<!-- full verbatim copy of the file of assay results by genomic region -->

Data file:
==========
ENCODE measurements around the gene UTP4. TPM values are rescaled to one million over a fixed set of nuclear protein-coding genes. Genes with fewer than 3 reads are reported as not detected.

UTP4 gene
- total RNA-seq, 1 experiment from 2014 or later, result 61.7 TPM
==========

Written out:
ENCODE measurements around the gene UTP4. TPM values are rescaled to one million over a fixed set of nuclear protein-coding genes. Genes with fewer than 3 reads are reported as not detected.

UTP4 gene
- total RNA-seq, 1 experiment from 2014 or later, result 61.7 TPM